Otsego Rural Housing Assistance (ORHA) helps homeowners of modest means stay in their homes and keep those dwellings comfortable and safe. Although Otsego County is small—with only about 60,000 people—the need for housing assistance there seems almost limitless, says Timothy Peters, executive director of ORHA, in Cooperstown.
Beyond Cooperstown and Oneonta, Otsego is largely an agricultural region. Prosperity in many of its small communities ended decades ago, Peters says. “As in much of rural America, the infrastructure, housing stock and civic infrastructure have deteriorated over the years. Our goal is to assist people and communities by preserving and improving the housing stock.”
ORHA does this by hiring local contractors to rehabilitate homes. That might mean replacing a roof, fixing a broken porch, replacing a water heater or making other improvements that keep the home habitable. “The target population is low and moderate-income homeowners, with a special focus on senior citizens and people with disabilities,” Peters says. Much of the funding comes from state and federal housing programs.
Mobile homes make up about 14 percent of the housing stock in Otsego County. ORHA normally repairs mobile homes located on homeowners’ own land. But it can’t use government funds to fix homes on rented lots in mobile home parks.
“A lot of people are trapped in aging, collapsing or deteriorating mobile homes,” Peters says. Those structures may pose health and safety risks with costly consequences—for instance, when an elderly person trips on a broken step, breaks a hip and ends up in a nursing home.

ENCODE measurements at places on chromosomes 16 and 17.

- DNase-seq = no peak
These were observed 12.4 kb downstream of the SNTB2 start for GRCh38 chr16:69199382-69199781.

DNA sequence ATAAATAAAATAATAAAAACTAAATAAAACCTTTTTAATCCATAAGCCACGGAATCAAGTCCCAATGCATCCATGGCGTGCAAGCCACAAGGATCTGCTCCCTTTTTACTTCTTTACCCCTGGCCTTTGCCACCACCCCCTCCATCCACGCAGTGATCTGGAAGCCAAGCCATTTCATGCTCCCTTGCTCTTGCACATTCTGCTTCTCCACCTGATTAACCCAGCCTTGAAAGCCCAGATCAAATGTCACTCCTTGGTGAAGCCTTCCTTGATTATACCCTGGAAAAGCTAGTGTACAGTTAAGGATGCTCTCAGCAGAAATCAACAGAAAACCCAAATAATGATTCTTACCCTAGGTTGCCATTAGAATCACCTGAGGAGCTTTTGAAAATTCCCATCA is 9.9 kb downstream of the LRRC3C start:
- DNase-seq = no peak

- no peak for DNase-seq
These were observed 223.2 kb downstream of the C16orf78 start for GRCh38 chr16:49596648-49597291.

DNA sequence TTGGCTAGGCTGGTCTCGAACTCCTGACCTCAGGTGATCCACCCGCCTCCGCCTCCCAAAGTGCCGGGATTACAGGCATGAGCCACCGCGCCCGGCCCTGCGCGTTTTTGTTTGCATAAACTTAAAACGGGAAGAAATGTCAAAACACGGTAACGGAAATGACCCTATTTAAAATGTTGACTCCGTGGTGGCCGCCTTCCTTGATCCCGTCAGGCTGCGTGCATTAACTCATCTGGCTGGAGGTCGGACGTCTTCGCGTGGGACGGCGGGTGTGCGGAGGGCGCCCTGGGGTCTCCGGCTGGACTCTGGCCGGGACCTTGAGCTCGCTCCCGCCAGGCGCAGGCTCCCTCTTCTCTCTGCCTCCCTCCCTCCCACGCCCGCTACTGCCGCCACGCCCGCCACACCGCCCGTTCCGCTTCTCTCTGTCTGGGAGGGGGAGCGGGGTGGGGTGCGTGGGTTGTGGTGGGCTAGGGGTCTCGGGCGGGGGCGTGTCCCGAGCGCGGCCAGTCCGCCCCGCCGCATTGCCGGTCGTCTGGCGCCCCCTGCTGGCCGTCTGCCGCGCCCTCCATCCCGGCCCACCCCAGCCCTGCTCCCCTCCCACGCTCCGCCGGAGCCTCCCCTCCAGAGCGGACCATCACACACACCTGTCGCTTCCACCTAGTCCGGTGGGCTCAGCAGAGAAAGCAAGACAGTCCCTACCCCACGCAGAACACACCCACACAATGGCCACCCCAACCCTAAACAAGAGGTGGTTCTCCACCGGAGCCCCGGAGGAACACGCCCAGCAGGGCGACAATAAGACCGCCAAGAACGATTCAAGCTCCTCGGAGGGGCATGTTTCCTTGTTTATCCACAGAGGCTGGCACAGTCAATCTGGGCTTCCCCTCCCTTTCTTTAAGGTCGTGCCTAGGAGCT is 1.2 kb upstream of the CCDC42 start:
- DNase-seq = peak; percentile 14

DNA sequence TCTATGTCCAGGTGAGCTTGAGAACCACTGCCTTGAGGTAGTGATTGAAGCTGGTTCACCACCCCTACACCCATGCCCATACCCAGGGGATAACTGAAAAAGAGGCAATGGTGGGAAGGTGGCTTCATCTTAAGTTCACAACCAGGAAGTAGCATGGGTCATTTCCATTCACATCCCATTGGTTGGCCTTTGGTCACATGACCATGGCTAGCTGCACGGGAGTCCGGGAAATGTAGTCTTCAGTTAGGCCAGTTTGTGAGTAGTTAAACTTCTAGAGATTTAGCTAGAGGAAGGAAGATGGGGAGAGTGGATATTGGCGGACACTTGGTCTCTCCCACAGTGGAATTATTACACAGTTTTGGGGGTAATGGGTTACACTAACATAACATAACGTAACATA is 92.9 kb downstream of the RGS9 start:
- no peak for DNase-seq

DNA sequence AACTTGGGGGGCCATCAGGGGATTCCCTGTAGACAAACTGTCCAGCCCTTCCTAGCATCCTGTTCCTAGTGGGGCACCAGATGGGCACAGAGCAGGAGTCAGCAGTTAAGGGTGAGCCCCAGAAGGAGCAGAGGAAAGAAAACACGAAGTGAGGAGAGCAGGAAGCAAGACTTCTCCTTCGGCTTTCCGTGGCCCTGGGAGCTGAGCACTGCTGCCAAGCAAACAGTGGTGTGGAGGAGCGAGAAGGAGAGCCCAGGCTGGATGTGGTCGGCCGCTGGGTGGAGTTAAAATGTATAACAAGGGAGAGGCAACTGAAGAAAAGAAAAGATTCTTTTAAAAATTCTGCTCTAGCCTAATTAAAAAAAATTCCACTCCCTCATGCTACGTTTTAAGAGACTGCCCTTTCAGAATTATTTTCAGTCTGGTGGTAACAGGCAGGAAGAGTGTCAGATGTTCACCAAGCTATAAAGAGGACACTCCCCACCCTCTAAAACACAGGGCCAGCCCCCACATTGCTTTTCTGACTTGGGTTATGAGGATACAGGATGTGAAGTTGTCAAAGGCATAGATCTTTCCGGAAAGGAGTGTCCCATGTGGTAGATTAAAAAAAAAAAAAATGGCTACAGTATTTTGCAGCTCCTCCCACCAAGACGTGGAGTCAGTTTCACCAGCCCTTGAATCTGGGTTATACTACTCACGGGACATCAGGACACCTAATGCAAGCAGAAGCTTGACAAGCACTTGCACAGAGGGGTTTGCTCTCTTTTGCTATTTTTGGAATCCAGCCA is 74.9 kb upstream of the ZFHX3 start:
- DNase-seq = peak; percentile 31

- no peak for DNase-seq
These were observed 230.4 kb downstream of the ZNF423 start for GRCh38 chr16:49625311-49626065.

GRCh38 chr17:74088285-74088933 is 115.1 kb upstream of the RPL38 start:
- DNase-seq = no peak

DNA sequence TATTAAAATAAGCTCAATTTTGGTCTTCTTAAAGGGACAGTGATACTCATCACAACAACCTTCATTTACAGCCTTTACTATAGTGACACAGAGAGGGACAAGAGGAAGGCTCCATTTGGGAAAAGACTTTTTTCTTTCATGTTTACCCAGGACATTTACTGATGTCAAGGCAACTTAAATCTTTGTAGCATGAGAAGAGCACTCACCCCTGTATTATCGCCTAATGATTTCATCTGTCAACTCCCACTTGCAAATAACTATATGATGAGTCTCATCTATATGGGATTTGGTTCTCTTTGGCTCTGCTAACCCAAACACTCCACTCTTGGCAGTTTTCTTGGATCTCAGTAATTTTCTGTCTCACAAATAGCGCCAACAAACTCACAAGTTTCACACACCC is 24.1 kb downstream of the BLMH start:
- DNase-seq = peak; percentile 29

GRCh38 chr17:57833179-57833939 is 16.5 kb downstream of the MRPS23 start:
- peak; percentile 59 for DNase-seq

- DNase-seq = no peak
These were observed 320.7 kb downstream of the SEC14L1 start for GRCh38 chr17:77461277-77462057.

That’s why ORHA proposed a pilot program specifically focused on repairing mobile homes on rented lots. The Community Foundation granted $8,000 for that pilot in 2018. The money gives ORHA a chance to test the concept, measure the response and discover if it’s practical to expand the program.
“We’re likely to find that there are many more people than we can help with this pilot,” Peters says. But if ORHA demonstrates the need and handles the challenge well, its early success might help attract larger grants from other funders, he says.
While the $8,000 will help some people who live in mobile homes, the pilot will also give ORHA some experience it can apply in the future, Peters says. “We can learn new things that would guide later revisions of the concept for the program, or for subsequent funding requests.”